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Nagalro, the Professional Association for Children's Guardians, Family Court Advisers and Independent Social Workers, has recently published details of its submission to the All Party Parliamentary Group on Child Protection on how children will be affected by the government's proposed reforms of the family courts.

Nagalro's submission relates to three main areas:

  • the plan to reduce court scrutiny of children's care plans;
  • the impact of the proposal to limit care proceedings cases to six months, and
  • how to ensure that decisions taken are in the best interests of children.

Nagalro has welcomed the Government's commitment to ensuring that both parents can continue to be involved in a child's life after separation, but does not believe that the legislative options proposed by the Government are the best way of achieving this aim. Nagalro would prefer to see the change be driven by a focus on children's welfare, rather than on the rights of parents.

Nagalro would like to see more opportunities for children's voices to be heard in private law cases, and greater support for both parents and children going through separation or divorce.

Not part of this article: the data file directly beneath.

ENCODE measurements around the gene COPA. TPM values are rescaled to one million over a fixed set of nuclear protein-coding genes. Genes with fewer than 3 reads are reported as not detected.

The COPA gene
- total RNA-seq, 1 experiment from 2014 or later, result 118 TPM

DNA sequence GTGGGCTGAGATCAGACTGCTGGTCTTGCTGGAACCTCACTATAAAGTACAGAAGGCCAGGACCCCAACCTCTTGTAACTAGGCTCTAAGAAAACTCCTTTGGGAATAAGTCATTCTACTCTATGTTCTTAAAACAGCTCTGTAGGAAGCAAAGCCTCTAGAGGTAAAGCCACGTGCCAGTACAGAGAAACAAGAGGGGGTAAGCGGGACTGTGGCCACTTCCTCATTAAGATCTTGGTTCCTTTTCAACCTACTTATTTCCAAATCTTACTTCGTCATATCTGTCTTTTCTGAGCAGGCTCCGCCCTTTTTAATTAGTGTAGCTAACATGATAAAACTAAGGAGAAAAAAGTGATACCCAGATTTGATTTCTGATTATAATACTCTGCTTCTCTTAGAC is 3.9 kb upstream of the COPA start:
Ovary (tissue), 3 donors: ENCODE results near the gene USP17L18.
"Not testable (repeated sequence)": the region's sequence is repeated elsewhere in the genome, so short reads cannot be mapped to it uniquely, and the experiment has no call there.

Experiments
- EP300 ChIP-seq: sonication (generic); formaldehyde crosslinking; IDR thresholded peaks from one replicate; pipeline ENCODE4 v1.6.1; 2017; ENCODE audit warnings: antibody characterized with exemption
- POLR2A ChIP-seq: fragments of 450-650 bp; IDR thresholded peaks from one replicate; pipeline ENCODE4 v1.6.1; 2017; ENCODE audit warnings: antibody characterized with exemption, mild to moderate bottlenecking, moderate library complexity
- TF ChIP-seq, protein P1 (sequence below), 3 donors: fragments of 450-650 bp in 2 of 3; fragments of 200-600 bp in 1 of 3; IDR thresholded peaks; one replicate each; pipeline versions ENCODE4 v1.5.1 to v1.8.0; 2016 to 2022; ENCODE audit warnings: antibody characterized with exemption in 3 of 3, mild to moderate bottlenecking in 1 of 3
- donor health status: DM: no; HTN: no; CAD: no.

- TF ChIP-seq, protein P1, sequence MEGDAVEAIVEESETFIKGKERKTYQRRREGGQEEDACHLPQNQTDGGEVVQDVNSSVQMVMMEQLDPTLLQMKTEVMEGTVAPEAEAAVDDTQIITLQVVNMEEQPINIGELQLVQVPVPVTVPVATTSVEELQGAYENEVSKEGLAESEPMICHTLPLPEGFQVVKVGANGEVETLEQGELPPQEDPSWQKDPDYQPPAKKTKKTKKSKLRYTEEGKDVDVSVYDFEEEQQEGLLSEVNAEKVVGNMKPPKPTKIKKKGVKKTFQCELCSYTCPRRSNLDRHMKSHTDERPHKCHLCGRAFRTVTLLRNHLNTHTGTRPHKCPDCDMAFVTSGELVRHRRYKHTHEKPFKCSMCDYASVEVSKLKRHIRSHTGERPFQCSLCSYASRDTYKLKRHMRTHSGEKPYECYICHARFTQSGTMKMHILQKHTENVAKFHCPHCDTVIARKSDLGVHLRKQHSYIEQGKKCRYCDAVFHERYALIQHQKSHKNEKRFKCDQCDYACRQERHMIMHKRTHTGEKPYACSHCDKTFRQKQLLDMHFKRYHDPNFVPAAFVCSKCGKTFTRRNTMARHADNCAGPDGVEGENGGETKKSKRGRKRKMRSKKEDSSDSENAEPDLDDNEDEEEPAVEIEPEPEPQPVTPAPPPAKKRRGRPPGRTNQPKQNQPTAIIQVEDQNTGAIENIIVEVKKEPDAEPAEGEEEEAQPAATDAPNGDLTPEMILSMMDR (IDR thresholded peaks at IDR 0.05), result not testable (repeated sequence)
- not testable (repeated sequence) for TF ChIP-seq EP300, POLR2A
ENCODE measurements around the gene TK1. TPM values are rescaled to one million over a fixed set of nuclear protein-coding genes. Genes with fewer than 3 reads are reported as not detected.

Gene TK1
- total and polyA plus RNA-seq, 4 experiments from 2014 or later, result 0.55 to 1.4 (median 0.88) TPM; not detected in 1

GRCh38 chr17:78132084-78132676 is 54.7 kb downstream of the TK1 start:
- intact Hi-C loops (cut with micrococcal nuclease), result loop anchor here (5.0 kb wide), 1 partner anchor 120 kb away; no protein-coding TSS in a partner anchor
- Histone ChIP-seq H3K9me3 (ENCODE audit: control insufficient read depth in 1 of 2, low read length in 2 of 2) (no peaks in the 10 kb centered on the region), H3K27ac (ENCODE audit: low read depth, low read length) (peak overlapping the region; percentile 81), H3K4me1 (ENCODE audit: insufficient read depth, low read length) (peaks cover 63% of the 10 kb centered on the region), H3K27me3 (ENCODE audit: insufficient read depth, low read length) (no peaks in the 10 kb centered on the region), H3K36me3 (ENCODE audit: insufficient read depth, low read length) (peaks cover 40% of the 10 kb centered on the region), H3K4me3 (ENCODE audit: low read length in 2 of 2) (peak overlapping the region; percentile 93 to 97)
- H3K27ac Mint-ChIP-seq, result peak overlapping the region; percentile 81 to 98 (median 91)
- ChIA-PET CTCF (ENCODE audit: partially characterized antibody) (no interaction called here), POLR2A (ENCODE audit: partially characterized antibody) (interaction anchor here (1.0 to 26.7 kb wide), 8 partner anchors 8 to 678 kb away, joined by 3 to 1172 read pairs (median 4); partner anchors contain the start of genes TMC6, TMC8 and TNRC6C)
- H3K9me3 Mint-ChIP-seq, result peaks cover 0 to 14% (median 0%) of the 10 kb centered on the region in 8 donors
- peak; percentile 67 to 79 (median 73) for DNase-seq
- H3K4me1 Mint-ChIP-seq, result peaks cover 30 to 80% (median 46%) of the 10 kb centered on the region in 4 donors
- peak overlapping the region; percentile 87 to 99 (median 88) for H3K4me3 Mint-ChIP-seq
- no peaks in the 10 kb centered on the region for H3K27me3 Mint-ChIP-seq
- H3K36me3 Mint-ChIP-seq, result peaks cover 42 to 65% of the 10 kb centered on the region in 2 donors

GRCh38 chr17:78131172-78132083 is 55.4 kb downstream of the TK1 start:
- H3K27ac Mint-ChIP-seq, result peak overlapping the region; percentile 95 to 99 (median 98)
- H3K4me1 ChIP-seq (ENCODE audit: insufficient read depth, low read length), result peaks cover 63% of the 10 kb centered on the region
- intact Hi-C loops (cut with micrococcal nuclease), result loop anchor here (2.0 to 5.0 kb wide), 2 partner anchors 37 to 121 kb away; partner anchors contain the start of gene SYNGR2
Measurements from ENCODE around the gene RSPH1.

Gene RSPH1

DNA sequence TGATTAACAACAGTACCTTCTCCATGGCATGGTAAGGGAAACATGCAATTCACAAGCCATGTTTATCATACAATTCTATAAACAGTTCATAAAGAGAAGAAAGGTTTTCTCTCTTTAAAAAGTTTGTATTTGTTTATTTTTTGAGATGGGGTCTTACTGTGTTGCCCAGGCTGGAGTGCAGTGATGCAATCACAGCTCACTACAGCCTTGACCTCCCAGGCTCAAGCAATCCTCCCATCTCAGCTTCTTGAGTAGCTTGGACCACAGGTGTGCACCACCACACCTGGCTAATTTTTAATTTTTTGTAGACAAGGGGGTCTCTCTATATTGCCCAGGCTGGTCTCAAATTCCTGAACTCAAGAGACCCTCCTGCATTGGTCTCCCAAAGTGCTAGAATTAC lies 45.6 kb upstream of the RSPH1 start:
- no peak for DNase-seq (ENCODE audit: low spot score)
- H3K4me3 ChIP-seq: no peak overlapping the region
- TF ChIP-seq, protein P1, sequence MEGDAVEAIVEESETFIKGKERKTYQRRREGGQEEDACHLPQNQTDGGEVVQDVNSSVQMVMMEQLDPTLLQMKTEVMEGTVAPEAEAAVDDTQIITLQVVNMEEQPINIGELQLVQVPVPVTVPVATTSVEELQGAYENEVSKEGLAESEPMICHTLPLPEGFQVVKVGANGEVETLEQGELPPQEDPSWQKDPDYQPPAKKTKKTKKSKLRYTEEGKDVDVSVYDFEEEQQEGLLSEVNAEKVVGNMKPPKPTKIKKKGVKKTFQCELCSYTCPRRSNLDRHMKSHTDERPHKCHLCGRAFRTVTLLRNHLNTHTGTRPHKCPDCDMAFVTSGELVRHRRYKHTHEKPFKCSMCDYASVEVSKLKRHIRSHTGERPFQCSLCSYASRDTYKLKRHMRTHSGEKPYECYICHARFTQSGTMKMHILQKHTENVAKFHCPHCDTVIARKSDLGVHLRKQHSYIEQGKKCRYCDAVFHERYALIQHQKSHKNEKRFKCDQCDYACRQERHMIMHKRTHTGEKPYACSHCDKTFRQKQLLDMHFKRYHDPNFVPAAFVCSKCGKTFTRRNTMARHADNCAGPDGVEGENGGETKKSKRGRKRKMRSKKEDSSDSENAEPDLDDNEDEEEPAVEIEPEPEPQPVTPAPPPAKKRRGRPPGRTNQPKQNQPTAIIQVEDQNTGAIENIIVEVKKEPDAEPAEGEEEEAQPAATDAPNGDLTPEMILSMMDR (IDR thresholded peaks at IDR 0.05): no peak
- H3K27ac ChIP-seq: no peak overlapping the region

Posted by on in Divorce

A recent study has found that disputes over household chores comes closely after infidelity and drifting apart in the list of reasons why UK couples get divorced, reports the Daily Mail.

The research, carried out by Vileda, found that 56% of people polled thought disputes over normal domestic chores played a major part in their decision to separate. Items left lying around the house was the most common cause of argument (26%), followed by partners 'not pulling their weight' and not doing the washing up.

Lindsey Taylor, brand manager for Vileda, said: 'There may be another major reason behind a break-up, such as money worries or drifting apart, but it can be the little rows over things like washing up that can help tip rowing couples over the edge,' reports the Daily Mail.

A recent study from America has found that modern technology such as email, texts or social media can be an effective method of communication for separating or divorcing couples, but can also be open to abuse.

Researchers at the University of Missouri interviewed divorced parents about the state of their relationship with their ex-partner. They found that parents whose relationship was generally cooperative found communication technology a useful way of sharing information about their children. However, couples that had a hostile relationship used the technology to manipulate their ex-partner, for example by pretending not to have received emails.

“Parents who are hostile need to set their feelings aside and understand that they need to communicate effectively in order to protect the emotional well-being of their children,” said Lawrence Ganong, a professor of human development and family studies at MU. “Email is a great resource for hostile parents who can’t talk face-to-face. They can communicate essential information while editing what they say to avoid conflict. Also, the parents have a record of what was agreed upon.”